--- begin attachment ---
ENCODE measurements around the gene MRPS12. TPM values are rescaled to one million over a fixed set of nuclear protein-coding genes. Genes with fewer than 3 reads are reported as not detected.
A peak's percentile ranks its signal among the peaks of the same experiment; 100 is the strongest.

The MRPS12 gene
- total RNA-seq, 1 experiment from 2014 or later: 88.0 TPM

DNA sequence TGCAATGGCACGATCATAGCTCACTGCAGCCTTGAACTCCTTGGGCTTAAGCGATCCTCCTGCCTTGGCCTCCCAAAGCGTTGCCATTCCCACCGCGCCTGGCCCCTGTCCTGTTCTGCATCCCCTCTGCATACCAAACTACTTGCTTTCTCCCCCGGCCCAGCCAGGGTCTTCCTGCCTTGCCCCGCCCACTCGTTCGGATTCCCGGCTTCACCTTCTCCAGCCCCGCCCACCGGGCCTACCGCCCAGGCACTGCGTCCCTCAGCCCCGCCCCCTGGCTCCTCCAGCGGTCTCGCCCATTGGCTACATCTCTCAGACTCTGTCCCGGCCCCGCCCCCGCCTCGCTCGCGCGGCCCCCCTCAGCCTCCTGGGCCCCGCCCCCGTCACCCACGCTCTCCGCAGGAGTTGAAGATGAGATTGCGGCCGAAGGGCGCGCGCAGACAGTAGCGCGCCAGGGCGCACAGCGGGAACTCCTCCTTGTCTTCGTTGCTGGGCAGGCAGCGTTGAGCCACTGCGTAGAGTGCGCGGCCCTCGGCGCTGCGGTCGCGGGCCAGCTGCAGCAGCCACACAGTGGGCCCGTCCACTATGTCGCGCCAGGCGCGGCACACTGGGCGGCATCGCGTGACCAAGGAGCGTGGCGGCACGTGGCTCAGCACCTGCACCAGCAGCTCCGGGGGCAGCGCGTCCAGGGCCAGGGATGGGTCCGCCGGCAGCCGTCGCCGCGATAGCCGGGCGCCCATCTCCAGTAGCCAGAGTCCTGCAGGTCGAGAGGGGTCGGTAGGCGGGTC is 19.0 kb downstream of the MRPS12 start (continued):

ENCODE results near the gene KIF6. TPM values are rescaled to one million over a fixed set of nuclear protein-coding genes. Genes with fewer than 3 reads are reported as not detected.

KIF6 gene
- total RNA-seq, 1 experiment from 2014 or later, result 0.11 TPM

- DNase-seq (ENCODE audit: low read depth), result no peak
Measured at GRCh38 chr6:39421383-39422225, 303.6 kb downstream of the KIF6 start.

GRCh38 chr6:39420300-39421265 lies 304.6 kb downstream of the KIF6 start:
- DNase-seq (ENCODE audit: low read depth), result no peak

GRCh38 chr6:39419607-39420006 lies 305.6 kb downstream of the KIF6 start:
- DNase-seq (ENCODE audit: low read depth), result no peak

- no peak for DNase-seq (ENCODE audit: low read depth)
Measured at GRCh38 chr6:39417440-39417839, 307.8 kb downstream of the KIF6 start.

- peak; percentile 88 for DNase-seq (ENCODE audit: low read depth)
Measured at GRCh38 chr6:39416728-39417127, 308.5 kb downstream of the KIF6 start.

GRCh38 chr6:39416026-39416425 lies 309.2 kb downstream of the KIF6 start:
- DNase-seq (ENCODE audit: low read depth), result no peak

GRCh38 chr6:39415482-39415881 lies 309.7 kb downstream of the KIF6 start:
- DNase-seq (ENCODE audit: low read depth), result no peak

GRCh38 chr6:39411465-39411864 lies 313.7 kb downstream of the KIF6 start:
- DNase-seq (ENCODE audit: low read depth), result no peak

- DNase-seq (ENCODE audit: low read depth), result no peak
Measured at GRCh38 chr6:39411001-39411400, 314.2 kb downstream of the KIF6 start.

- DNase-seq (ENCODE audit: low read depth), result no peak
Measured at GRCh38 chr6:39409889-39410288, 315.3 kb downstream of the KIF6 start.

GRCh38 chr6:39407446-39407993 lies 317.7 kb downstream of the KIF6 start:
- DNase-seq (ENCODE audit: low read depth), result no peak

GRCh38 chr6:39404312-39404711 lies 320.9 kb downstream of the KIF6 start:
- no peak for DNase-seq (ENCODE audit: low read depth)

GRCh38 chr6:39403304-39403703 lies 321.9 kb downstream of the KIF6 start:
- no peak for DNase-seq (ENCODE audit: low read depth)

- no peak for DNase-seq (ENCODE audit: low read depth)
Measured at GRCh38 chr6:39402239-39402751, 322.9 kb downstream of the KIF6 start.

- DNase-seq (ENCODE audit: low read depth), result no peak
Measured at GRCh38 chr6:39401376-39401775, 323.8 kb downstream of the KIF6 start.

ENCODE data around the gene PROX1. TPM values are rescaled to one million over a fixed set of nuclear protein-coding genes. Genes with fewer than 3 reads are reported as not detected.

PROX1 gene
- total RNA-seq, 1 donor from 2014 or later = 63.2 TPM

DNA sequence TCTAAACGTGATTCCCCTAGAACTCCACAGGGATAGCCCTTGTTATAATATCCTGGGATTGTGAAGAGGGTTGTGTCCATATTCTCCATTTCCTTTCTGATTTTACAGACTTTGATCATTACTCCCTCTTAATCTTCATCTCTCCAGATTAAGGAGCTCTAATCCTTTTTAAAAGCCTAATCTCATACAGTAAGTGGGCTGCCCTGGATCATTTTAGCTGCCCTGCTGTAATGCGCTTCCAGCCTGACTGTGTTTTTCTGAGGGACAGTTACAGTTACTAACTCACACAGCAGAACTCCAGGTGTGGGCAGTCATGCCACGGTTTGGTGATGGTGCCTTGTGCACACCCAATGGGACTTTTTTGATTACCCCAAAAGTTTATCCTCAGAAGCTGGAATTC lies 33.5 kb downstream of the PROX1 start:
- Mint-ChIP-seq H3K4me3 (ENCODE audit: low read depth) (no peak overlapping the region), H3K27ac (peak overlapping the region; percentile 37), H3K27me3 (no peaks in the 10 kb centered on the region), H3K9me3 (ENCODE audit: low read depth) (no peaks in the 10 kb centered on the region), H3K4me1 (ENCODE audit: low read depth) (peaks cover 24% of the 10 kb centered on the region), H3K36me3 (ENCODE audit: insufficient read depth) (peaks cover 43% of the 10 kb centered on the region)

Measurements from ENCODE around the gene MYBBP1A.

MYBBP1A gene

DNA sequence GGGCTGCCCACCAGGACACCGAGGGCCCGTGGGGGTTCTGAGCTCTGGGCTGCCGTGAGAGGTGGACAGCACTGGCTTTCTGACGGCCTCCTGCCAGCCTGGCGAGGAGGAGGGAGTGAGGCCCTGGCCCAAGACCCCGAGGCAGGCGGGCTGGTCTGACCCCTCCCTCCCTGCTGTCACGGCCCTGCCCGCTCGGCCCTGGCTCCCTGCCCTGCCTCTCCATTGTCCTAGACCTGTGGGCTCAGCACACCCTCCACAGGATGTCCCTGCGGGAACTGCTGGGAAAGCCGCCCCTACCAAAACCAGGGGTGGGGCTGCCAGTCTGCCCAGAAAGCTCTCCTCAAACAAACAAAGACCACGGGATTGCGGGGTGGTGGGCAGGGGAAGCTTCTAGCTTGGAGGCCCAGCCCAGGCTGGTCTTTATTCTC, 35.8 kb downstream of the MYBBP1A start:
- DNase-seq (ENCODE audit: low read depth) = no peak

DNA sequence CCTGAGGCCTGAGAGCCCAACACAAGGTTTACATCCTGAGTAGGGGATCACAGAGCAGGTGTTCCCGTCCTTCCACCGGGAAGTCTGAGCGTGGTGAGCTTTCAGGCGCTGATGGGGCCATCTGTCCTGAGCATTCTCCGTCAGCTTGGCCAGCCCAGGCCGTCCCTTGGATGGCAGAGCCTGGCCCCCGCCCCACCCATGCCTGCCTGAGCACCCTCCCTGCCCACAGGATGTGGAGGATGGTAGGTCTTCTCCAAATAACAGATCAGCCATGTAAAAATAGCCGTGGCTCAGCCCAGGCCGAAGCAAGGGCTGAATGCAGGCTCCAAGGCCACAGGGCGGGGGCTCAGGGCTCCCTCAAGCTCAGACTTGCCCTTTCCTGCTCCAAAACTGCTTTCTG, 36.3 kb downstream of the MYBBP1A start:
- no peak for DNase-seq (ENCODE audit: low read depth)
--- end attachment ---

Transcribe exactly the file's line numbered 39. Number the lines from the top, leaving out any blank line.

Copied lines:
ENCODE data around the gene PROX1. TPM values are rescaled to one million over a fixed set of nuclear protein-coding genes. Genes with fewer than 3 reads are reported as not detected.